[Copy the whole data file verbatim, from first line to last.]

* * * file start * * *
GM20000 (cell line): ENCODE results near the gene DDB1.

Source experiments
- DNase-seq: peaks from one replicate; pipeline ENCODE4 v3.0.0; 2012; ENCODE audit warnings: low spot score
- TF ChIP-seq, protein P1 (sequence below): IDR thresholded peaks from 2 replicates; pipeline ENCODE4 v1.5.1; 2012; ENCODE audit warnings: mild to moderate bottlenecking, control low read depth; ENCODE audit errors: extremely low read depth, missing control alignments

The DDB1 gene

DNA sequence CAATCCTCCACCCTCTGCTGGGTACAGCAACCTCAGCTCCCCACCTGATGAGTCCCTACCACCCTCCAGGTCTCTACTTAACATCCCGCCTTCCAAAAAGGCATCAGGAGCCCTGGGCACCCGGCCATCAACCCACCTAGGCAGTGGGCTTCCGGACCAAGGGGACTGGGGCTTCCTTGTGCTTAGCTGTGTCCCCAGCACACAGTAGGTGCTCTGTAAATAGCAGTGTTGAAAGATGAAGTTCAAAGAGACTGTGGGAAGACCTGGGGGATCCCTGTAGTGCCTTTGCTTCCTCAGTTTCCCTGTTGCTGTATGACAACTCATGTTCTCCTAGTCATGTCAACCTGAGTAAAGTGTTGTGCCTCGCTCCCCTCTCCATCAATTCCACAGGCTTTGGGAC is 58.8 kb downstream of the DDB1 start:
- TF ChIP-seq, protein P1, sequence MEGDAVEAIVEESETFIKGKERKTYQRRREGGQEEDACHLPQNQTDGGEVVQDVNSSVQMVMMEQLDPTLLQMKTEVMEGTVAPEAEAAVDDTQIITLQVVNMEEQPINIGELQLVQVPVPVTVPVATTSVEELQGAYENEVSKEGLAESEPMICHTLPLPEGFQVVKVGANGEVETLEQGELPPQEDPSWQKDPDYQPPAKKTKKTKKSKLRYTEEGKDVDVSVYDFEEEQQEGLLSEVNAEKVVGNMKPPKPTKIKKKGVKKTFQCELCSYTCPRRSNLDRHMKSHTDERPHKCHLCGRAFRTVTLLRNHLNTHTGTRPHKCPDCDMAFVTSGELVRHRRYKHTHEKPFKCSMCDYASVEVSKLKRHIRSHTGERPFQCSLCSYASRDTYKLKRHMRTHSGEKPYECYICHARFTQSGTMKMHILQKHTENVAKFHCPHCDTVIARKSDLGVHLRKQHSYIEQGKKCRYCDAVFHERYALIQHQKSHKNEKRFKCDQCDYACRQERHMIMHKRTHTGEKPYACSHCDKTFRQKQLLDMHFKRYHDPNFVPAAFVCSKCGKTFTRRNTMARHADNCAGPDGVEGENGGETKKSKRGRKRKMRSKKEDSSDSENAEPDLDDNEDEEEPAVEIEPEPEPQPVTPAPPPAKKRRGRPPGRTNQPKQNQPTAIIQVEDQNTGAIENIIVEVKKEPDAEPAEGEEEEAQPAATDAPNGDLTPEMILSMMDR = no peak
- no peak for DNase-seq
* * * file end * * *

GM20000 (cell line): ENCODE results near the gene DDB1.

Source experiments
- DNase-seq: peaks from one replicate; pipeline ENCODE4 v3.0.0; 2012; ENCODE audit warnings: low spot score
- TF ChIP-seq, protein P1 (sequence below): IDR thresholded peaks from 2 replicates; pipeline ENCODE4 v1.5.1; 2012; ENCODE audit warnings: mild to moderate bottlenecking, control low read depth; ENCODE audit errors: extremely low read depth, missing control alignments

The DDB1 gene

DNA sequence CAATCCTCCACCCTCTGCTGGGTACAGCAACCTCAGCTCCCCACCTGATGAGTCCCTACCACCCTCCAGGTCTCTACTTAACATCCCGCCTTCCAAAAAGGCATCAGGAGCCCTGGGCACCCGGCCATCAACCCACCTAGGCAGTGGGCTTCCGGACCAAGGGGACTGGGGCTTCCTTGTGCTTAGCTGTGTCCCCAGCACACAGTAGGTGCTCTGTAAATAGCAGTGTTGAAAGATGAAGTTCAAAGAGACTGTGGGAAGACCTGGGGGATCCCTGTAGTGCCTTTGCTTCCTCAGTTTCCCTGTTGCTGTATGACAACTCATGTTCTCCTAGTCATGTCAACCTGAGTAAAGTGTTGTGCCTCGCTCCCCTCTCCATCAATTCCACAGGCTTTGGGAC is 58.8 kb downstream of the DDB1 start:
- TF ChIP-seq, protein P1, sequence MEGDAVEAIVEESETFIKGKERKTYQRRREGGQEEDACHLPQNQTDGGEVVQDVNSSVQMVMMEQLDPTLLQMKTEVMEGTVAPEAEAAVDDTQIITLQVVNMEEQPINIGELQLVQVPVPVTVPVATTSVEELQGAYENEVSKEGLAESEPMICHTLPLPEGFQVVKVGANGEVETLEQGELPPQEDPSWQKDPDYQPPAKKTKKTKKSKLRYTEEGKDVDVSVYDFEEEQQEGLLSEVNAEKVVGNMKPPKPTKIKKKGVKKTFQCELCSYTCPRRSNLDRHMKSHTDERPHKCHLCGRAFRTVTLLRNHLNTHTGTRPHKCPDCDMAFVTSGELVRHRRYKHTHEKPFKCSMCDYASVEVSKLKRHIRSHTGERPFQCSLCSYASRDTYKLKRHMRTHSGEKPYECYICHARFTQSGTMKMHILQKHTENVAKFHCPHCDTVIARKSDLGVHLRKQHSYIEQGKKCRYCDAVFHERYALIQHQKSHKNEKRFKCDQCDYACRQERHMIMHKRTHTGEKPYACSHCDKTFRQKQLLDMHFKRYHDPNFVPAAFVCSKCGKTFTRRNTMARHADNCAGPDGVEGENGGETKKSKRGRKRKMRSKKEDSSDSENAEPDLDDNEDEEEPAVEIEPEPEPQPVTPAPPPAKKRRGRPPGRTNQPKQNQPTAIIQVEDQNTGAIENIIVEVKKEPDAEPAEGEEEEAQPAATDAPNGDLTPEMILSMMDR = no peak
- no peak for DNase-seq